12. An annuloplasty ring and holder according to claim 11 wherein said holder member is provided with a plurality of suture bores, each suture bore is said holder member located across said annuloplasty ring from one of said suture bores in said fingers, said sutures each passing through a suture bore in one of said radially extending fingers and through a suture bore located on said holder member.
13. An annuloplasty ring and holder according to claim 12 wherein said vertical portions of those of said fingers which are provided with suture bores extend vertically above said holder member and wherein the portions of said member in which said suture bores in said holder member are located also extend vertically above said holder member, whereby said sutures are also spaced from said holder member between the vertically extending portions of said member and said fingers, facilitating cutting of said sutures to release said annuloplasty ring.
14. An annuloplasty holder and ring according to claim 13 wherein said holder member is further provided with a receiving member having a threaded bore, said receiving member also extending vertically above said holder member.
The present invention relates generally to surgical tools and more particularly for surgical tools used in conjunction with annuloplasty rings.
Annuloplasty rings are useful in a variety of surgical procedures, including mitral and tricuspid annular reduction. In these procedures, sutures are first placed around the valve annulus at spaced intervals. Sutures passing through the annulus in the intertrigonal area are spaced equidistant from one another, for example, at 2 mm intervals. Sutures passing through the annulus around the remainder of the valve are typically spaced at somewhat wider intervals, for example, 4 mm. The sutures surrounding the valve annulus are then brought through the annuloplasty ring. The sutures passing through the annulus between the trigones are passed through the annuloplasty ring with the same spacing, for example, 2 mm. The remainder of the sutures are passed through the annuloplasty ring more closely spaced than where they pass through the annulus, for example, 11/2 mm. The process of passing the sutures through the ring occurs while the ring is held above the valve annulus. The ring is then moved down into contact with the valve annulus, causing contraction of the annulus with the exception of the intertrigonal area, thus effecting a reduction in valve annulus circumference. This basic procedure is used to correct both mitral and tricuspid annular dilatation.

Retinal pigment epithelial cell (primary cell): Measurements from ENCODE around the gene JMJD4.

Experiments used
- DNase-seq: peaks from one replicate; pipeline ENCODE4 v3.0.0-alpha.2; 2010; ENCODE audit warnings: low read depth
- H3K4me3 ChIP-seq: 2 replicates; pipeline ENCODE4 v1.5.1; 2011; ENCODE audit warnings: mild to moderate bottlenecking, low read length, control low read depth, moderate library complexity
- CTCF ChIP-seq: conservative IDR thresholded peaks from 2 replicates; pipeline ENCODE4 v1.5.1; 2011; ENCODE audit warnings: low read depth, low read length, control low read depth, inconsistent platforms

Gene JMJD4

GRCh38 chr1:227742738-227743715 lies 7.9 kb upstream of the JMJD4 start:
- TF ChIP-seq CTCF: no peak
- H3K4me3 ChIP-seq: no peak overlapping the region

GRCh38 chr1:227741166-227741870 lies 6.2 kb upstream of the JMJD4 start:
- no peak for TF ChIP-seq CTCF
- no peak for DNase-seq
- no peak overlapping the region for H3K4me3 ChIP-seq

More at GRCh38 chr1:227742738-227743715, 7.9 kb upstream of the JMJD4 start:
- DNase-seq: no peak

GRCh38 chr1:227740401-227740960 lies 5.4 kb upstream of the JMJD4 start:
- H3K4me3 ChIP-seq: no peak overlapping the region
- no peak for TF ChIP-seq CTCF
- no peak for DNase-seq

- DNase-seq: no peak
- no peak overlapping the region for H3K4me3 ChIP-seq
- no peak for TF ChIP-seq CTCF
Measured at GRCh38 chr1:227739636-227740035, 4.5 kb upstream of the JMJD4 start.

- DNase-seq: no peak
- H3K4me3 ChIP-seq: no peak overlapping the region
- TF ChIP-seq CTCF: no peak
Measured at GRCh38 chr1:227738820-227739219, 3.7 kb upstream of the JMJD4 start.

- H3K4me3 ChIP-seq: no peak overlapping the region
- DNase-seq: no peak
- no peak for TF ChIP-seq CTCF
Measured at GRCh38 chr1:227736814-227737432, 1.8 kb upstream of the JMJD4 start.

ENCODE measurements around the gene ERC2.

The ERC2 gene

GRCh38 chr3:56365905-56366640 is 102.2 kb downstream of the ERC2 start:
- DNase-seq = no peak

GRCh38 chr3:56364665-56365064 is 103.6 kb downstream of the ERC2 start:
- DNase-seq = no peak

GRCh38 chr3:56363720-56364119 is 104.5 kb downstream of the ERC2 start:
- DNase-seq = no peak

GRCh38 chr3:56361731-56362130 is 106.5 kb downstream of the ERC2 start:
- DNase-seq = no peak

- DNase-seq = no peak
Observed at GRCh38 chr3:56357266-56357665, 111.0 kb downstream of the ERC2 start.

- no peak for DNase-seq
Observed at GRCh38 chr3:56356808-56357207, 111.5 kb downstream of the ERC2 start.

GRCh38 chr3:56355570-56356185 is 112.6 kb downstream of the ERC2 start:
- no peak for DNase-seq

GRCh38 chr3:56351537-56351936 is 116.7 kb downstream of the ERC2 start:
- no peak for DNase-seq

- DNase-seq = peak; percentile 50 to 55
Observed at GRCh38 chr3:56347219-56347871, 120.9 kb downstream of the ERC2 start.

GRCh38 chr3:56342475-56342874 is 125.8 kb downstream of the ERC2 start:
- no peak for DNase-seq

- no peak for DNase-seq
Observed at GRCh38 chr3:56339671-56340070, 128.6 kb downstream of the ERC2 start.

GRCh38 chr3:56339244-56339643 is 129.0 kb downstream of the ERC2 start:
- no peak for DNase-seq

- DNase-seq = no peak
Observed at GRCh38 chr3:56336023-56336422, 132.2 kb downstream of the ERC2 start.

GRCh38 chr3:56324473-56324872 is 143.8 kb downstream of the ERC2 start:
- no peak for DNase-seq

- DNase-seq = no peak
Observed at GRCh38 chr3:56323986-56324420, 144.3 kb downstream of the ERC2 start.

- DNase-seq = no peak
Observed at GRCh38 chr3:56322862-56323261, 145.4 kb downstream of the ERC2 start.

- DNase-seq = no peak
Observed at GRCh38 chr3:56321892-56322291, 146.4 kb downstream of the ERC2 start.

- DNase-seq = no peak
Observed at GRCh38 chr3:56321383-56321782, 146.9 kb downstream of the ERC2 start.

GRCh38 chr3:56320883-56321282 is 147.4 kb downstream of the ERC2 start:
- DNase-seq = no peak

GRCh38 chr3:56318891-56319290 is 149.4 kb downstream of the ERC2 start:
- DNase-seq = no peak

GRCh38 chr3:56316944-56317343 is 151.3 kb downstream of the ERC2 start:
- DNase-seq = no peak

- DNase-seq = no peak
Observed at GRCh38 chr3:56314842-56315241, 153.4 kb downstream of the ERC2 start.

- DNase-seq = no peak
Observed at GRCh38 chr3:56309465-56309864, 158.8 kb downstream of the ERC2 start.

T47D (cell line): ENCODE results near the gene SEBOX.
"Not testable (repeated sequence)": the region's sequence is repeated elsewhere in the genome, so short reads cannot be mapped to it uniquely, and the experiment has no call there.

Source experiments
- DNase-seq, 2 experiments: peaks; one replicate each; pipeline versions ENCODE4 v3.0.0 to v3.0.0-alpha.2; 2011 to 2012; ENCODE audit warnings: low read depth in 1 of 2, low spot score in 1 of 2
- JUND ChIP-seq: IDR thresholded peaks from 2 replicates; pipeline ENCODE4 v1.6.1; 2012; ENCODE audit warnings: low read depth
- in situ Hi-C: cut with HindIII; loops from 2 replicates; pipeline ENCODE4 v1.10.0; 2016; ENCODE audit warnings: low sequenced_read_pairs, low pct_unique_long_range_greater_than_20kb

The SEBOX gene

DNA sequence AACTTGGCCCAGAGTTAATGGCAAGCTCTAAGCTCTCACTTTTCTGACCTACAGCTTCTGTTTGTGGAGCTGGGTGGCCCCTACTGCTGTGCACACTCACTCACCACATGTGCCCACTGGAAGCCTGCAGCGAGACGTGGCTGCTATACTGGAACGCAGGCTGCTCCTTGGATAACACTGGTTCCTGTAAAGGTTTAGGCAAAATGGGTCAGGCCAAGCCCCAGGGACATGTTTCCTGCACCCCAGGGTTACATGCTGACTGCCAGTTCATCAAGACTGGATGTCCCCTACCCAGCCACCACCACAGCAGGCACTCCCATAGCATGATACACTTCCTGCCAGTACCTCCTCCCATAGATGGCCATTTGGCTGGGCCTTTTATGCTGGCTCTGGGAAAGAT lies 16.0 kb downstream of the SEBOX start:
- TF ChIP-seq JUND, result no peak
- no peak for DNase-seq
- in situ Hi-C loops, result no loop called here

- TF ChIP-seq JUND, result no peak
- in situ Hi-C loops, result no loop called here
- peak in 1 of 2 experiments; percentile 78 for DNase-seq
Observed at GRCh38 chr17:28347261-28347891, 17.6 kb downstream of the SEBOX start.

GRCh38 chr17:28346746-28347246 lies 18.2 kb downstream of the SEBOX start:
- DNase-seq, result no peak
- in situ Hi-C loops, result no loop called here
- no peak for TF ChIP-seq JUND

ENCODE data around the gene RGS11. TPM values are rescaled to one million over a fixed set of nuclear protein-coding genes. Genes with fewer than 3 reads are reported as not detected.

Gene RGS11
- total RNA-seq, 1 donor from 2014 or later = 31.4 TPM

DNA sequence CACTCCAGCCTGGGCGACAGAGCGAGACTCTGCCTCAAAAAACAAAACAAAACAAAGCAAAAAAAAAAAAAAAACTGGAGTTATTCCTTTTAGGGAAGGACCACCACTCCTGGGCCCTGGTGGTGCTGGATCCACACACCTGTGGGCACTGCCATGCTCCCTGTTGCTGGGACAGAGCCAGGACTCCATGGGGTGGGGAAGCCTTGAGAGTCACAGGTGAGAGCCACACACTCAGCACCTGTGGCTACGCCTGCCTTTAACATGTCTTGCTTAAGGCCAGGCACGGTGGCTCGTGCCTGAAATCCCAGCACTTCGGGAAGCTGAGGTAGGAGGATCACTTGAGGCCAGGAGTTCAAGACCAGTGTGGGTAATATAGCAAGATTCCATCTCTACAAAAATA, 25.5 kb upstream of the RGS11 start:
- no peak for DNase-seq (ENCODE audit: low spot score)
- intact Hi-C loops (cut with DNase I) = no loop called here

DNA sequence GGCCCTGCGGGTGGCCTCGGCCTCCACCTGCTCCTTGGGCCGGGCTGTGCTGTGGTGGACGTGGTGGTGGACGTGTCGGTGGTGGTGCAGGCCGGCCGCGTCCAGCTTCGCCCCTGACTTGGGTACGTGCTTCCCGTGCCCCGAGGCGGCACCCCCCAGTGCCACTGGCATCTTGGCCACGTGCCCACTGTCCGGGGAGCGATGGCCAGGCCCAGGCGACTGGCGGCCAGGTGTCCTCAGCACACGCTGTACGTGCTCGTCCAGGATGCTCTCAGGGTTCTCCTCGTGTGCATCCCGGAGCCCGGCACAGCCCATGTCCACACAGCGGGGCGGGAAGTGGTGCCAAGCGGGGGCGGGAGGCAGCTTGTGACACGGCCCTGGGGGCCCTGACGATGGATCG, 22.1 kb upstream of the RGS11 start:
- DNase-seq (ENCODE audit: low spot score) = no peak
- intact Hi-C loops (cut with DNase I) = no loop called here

In order for the sutures to be passed through the annuloplasty ring, it is desirable that the ring be held in a fixture or tool of some fashion. One available tool is manufactured by Pilling Instruments, and takes the general form of a cone provided with a circumferential groove near the base. The cone is also provided with longitudinal slits, so that the tool may be contracted to accept the ring around the circumference of the groove. The tool is adapted to be held by means of a threaded handle.
The present invention is directed toward an improved holder for use with annuloplasty rings. The holder is specifically configured to assist the surgeon in performing the technique of mitral or tricuspid reduction, and is intended to be provided in conjunction with the annuloplasty ring, ready for use. The ring holder takes the general form of an oblate ring member having an outer circumference equal to the inner circumference of the annuloplasty ring with which it is used. The outer circumference of the holder member comprises two arcuate segments joined at their ends, the radius of curvature of one of the arcuate segments being significantly smaller than the other.
Along each of the arcuate segments are a plurality of radially extending fingers which engage the annuloplasty ring, without unduly obstructing access to the ring. A plurality of the fingers are provided with suture bores perpendicular to and peripherally spaced from the ring. Corresponding inwardly placed suture bores in the holder member allow for the use of sutures to retain the annuloplasty ring on the holder. The holder is also provided with a centrally located receiving member having a threaded bore, allowing the holder to be used in conjunction with a threaded handle.